Figure 2 Impact of Trump rallies on police stops of Black commuters
Moreover, we observe no effect for offences that would automatically trigger a police stop or police intervention such as accidents, collisions, criminal offenses including assault, fleeing the scene of a crime, fleeing the police, speeding, driving an unregistered car or a car with a defective license plate, or brake violations. Instead, the effect is entirely explained by discretionary stops by police, where the offence is either only revealed after a stop (e.g. driving without a license) or subject to value judgement and discretion by the officer (e.g. following another vehicle too closely or generally ‘careless’ driving).
We do not detect any change in the driving or criminal behaviour of drivers. We also do not observe any increase in the rate of stops of other minorities, or any effect of rallies held by Hilary Clinton (the Democratic candidate for the presidency in 2016) or by the other main contender to the Republican nomination in 2016, Ted Cruz. Taken together, our results suggest that the change in police behaviour after a Trump rally is unjustified and racially motivated, specifically against Blacks.
Although the effect of large presidential rallies is larger, we nonetheless find a significant effect of smaller rallies, earlier in the race, when Trump was still only a marginal candidate for the Republican nomination. Four years into his presidency, one can only speculate about the total and cumulative effect of his presidency on police behaviour towards African Americans.4
At first, these results may seem odd given that, as we observed earlier and discuss in our paper based on Trump’s campaign speeches, Trump’s inflammatory remarks during his campaign were often directed against Hispanics and Muslims, not Blacks, whereas we only observe an increase in police stops of Black drivers. We interpret this result as the manifestation of the dog-whistle effect, whereby coded language appeals to deep-seated stereotypes of groups that are perceived as threatening. In other words, individuals prejudiced against Blacks heard in Trump’s speeches a confirmation of their racist views.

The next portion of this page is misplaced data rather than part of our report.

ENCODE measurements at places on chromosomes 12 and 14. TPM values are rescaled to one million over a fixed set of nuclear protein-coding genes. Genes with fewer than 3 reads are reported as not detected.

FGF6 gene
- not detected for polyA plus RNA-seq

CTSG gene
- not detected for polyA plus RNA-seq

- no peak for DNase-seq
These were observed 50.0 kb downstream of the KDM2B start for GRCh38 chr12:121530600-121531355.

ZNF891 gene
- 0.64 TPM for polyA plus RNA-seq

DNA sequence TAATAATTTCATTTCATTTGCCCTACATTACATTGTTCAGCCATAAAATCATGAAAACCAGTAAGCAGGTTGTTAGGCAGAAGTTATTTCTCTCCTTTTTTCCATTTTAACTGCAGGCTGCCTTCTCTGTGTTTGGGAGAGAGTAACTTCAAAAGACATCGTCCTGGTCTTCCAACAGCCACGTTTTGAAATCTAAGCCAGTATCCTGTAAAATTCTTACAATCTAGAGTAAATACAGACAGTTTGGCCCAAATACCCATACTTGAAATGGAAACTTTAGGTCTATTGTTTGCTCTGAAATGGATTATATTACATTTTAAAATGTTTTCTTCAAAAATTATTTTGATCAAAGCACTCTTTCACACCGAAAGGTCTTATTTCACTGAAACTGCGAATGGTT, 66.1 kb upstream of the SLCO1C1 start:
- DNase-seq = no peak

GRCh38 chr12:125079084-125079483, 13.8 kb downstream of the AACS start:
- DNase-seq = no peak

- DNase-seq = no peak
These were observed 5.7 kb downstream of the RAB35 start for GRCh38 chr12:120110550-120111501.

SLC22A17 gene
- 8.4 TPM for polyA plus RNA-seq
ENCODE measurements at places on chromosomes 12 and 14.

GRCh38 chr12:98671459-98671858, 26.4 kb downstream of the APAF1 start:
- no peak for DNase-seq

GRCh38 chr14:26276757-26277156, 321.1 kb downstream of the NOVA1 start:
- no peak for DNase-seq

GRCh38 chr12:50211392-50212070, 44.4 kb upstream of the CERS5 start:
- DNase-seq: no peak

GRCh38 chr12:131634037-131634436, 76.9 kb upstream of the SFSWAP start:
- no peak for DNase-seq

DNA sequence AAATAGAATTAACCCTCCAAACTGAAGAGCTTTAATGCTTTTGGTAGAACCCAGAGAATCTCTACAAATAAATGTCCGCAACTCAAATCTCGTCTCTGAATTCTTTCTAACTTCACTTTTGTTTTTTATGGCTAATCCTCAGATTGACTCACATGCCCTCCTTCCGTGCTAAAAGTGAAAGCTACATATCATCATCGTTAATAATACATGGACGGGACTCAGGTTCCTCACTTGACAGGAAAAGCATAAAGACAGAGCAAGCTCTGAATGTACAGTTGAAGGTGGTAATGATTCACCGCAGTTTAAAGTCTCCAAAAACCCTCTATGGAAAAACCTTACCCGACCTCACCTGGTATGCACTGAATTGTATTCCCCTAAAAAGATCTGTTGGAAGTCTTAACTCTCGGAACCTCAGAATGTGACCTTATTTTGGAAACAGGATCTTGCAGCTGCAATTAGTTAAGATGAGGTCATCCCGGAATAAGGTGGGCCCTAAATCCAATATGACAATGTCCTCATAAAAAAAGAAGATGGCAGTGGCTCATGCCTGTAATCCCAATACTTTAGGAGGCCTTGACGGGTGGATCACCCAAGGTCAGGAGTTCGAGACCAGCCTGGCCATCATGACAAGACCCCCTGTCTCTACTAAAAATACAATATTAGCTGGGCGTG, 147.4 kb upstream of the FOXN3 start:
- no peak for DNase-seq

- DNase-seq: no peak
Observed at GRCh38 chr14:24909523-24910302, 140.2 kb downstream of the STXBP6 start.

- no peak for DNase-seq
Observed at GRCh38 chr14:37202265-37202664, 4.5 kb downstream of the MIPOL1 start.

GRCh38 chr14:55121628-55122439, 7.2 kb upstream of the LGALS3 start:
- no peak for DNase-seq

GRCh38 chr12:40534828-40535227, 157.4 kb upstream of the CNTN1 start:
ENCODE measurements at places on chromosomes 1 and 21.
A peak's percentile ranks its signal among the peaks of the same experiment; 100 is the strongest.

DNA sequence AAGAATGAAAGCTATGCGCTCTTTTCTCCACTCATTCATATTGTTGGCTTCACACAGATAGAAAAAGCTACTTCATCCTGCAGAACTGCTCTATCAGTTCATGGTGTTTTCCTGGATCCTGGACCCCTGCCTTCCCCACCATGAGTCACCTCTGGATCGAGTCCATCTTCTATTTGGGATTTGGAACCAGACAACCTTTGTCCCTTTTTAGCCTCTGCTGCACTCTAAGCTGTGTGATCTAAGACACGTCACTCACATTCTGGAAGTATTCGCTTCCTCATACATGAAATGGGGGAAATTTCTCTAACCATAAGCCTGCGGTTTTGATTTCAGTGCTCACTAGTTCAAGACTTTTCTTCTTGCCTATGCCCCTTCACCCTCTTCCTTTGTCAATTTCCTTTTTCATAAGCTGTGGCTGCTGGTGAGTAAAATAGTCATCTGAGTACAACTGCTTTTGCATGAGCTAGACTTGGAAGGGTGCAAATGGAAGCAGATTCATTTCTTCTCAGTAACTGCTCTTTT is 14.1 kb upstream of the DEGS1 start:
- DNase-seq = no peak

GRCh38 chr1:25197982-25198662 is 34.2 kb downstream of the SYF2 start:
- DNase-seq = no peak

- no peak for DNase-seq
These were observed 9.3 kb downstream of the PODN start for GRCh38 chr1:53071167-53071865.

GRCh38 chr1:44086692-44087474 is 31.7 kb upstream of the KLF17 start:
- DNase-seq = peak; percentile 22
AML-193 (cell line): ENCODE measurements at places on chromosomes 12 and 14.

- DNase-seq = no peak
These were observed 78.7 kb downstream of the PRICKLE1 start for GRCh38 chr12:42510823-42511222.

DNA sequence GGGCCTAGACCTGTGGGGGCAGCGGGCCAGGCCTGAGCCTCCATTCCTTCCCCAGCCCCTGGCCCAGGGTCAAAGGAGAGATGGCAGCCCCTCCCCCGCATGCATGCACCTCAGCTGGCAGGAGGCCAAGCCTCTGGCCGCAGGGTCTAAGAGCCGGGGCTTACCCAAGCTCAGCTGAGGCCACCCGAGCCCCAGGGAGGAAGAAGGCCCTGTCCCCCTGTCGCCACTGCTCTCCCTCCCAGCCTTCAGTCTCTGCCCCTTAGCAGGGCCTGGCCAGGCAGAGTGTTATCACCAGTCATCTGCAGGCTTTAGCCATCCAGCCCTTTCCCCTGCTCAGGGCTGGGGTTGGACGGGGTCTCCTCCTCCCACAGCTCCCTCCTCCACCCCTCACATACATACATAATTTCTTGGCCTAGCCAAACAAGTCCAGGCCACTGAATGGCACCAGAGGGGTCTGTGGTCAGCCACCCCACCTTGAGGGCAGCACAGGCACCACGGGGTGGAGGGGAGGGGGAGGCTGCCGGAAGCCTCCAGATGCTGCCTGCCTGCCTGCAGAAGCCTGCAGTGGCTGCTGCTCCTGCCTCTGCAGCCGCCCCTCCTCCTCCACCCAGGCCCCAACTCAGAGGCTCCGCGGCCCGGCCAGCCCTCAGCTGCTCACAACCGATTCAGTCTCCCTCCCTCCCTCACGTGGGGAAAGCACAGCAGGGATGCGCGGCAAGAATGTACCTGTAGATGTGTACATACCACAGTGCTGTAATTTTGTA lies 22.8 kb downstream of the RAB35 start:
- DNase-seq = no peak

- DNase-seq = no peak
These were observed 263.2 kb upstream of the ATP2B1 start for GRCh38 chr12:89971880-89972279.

We provide two pieces of empirical evidence that supports our interpretation. Firstly, we show that the effect of Trump’s rallies is much larger in areas with more racist attitudes today, or that relied more on slavery historically. By contrast, we do not find any heterogeneity of the effect along other dimensions, including income, education, political affiliation or severity of the recent trade shock with China.
Secondly, we use data from a 2016 online experiment (Collingwood 2020) to show that respondents who were already prejudiced against Blacks became more prejudiced when exposed to Trump’s inflammatory speech on violent Hispanic immigrants. Strikingly, the effect is specific to prejudice against Blacks (as opposed to other racial minorities, such as Asians or Hispanics, for whom no effect is observed) and specifically that Blacks are violent (as opposed to other dimensions of prejudice against blacks, for example that they might be lazy, or lack intelligence).